Marty Turco

Marty Turco…to Toronto? (Updated: Maybe not)


There’s some buzz on the Twitter machine over this tweet from Sportsnet’s Mike Brophy:


(Soo Greyhounds = OHL’s Sault Ste. Marie Greyhounds)

Toronto’s concerned the goaltending duo of Ben Scrivens and Jonas Gustavsson won’t keep the team afloat until James Reimer returns from injury. (That’s assuming Reimer actually returns from injury.)

Gustavsson has a .500 record, is allowing close to four goals a game and boasts a sub-par .878 save percentage. As such, he’s now parked behind Scrivens, who will make his third straight start tonight.

Not that Scrivens has soundly beaten The Monster for top spot. The 25-year-old rookie is 2-2-0 with a 3.21 GAA and .893 save percentage. He’s essentially the best of a bad situation.

As for Turco — he’s been out of the NHL since Chicago opted not to re-sign him following last season. His numbers with the ‘Hawks weren’t very good (11-11-3, 3.02 GAA, .897 save percentage) but he was credited with playing an integral role in the maturation of Chicago’s current No. 1, Corey Crawford.

“He was a great Blackhawk for us this year,” Chicago GM Stan Bowman told the Daily Herald back in May. “He came in early on when we needed him and played some big games for us. As the year went on and he wasn’t playing as much he was still a great Blackhawk. He proved to be a great mentor for Corey.”

In this light, Toronto’s interest in Turco makes sense. The Leafs need a veteran presence to step in and start some games and could also use a mentor for their trio of young netminders. Reimer’s 23, Scrivens is 25 and Gustavsson’s 27.

UPDATE: Brian Burke said the Leafs have no interest in Turco, according to another Sportsnet employee, Darren Millard. You’d think he and Brophy would’ve had a chat or something.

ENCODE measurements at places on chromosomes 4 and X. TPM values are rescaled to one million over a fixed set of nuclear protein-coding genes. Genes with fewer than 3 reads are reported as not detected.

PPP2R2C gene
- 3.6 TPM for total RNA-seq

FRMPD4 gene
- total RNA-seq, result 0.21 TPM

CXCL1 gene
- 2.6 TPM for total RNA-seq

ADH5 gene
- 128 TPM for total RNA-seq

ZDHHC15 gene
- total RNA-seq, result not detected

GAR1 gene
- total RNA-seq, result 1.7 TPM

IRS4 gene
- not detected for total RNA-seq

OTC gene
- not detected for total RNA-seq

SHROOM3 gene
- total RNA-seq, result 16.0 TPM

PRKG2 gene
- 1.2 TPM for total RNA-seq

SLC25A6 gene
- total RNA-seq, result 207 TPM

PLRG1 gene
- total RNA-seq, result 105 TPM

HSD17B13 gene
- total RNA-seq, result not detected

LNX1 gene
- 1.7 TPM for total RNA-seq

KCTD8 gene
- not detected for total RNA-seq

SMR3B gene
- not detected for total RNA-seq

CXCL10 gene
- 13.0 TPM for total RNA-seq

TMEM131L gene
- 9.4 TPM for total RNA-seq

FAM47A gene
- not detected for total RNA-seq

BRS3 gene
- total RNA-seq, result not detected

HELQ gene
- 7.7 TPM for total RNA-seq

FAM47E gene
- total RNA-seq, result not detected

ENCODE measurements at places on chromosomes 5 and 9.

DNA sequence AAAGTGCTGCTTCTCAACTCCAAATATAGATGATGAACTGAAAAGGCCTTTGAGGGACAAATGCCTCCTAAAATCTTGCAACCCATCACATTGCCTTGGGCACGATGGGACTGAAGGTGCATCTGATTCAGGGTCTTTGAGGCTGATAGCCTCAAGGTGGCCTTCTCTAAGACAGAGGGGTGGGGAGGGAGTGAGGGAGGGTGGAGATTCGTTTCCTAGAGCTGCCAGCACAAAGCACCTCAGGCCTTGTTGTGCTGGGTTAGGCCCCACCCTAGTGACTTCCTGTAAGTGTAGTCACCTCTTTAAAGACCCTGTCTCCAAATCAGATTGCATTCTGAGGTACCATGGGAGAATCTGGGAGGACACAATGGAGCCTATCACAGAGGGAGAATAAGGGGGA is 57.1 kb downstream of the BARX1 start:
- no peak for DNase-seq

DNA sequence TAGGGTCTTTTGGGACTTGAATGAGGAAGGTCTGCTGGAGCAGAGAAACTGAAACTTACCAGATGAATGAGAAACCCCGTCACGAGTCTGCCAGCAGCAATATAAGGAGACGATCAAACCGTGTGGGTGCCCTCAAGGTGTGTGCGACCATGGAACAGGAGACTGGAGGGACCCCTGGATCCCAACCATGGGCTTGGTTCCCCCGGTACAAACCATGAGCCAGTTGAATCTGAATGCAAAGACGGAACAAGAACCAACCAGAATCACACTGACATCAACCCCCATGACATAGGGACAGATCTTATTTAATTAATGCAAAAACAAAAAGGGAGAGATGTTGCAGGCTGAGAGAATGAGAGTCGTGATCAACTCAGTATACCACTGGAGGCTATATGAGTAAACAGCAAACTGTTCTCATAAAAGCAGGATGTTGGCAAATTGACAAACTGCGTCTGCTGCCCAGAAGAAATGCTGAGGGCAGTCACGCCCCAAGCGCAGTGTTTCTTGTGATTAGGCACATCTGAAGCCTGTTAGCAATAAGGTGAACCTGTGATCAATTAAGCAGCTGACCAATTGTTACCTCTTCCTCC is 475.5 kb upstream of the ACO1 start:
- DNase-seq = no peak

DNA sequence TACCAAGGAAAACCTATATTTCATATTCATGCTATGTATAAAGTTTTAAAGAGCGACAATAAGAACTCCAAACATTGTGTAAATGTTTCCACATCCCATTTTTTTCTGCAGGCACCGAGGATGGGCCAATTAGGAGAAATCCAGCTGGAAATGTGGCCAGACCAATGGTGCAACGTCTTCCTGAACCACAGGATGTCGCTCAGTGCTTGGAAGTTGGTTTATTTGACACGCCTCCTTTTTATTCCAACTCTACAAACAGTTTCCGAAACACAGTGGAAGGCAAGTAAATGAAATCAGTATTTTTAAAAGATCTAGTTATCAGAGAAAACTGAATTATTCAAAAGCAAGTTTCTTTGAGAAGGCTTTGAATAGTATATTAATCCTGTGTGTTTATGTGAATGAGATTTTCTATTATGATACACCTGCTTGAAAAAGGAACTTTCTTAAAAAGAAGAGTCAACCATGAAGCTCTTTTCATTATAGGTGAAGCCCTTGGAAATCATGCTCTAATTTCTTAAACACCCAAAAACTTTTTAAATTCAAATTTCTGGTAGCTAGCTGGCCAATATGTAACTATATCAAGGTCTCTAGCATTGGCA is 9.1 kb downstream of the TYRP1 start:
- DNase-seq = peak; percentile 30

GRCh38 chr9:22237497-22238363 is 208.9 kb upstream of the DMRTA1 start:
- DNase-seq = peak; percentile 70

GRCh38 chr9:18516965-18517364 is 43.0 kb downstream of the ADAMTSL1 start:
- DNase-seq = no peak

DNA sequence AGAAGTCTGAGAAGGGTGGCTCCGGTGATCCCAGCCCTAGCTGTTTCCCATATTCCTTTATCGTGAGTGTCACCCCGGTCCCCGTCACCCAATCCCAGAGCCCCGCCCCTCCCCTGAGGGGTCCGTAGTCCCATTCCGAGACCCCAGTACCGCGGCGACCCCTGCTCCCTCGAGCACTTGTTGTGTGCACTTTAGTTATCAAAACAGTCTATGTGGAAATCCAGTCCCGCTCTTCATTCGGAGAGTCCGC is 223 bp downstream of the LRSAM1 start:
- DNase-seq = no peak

McDavid will center Hall and Slepyshev

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ST. LOUIS (AP) Edmonton Oilers rookie Connor McDavid said he didn’t have any trouble falling asleep on the eve of his professional debut.

But when he woke up on Thursday he said it finally hit him.

“In the days leading up I wasn’t really thinking about it too much,” McDavid said. “Kind of when I woke up this morning, I guess that’s kind of when it hit me that I’ll be playing in my first NHL game. I think that’s when I first realized.”

When the Oilers play at the St. Louis Blues on Thursday night, all eyes will be on the 18-year-old McDavid, the No. 1 overall pick in the draft and the most hyped player to enter the NHL since Sidney Crosby of the Penguins made his debut a decade ago.

Speaking in front of a crowd of reporters on Thursday following his team’s morning skate, the soft-spoken rookie admitted to having some butterflies but said he felt pretty good and was excited to get going.

“It’s just special,” McDavid said of his NHL debut. “I’m living out my dream, so there’s nothing better than that. I’m just really looking forward to tonight.”

McDavid will be centering the Oilers’ second line against the Blues with Taylor Hall on the left wing and Anton Slepyshev on the right. Hall was the No. 1 overall pick in the 2010 draft, while Slepyshev will also be making his NHL debut on Thursday night.